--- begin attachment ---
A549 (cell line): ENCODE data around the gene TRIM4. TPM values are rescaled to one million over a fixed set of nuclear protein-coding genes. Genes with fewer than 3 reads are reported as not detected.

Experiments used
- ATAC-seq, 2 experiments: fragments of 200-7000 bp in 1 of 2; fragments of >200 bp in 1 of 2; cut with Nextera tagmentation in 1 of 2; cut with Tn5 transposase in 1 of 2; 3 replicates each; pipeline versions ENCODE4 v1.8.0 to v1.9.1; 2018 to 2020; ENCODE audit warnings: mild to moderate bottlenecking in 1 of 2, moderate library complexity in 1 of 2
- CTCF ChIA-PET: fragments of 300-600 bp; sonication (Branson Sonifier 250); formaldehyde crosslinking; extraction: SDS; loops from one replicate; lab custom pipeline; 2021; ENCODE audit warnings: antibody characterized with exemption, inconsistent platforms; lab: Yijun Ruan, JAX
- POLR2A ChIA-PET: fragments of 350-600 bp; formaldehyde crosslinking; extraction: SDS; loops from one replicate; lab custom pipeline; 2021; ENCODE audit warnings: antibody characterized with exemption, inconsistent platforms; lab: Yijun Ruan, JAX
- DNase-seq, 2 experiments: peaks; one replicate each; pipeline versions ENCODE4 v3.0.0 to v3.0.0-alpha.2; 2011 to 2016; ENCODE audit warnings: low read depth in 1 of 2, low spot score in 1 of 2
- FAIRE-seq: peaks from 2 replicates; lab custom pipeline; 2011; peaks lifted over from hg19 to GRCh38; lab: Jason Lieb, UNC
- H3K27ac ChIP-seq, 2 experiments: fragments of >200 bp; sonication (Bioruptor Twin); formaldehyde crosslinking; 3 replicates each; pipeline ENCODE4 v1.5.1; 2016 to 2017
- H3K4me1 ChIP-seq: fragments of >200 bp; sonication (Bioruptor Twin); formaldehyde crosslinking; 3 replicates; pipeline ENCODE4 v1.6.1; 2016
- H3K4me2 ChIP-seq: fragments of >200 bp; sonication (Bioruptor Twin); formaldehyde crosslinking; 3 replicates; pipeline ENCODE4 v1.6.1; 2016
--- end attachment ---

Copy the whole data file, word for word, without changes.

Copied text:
A549 (cell line): ENCODE data around the gene TRIM4. TPM values are rescaled to one million over a fixed set of nuclear protein-coding genes. Genes with fewer than 3 reads are reported as not detected.

Experiments used
- ATAC-seq, 2 experiments: fragments of 200-7000 bp in 1 of 2; fragments of >200 bp in 1 of 2; cut with Nextera tagmentation in 1 of 2; cut with Tn5 transposase in 1 of 2; 3 replicates each; pipeline versions ENCODE4 v1.8.0 to v1.9.1; 2018 to 2020; ENCODE audit warnings: mild to moderate bottlenecking in 1 of 2, moderate library complexity in 1 of 2
- CTCF ChIA-PET: fragments of 300-600 bp; sonication (Branson Sonifier 250); formaldehyde crosslinking; extraction: SDS; loops from one replicate; lab custom pipeline; 2021; ENCODE audit warnings: antibody characterized with exemption, inconsistent platforms; lab: Yijun Ruan, JAX
- POLR2A ChIA-PET: fragments of 350-600 bp; formaldehyde crosslinking; extraction: SDS; loops from one replicate; lab custom pipeline; 2021; ENCODE audit warnings: antibody characterized with exemption, inconsistent platforms; lab: Yijun Ruan, JAX
- DNase-seq, 2 experiments: peaks; one replicate each; pipeline versions ENCODE4 v3.0.0 to v3.0.0-alpha.2; 2011 to 2016; ENCODE audit warnings: low read depth in 1 of 2, low spot score in 1 of 2
- FAIRE-seq: peaks from 2 replicates; lab custom pipeline; 2011; peaks lifted over from hg19 to GRCh38; lab: Jason Lieb, UNC
- H3K27ac ChIP-seq, 2 experiments: fragments of >200 bp; sonication (Bioruptor Twin); formaldehyde crosslinking; 3 replicates each; pipeline ENCODE4 v1.5.1; 2016 to 2017
- H3K4me1 ChIP-seq: fragments of >200 bp; sonication (Bioruptor Twin); formaldehyde crosslinking; 3 replicates; pipeline ENCODE4 v1.6.1; 2016
- H3K4me2 ChIP-seq: fragments of >200 bp; sonication (Bioruptor Twin); formaldehyde crosslinking; 3 replicates; pipeline ENCODE4 v1.6.1; 2016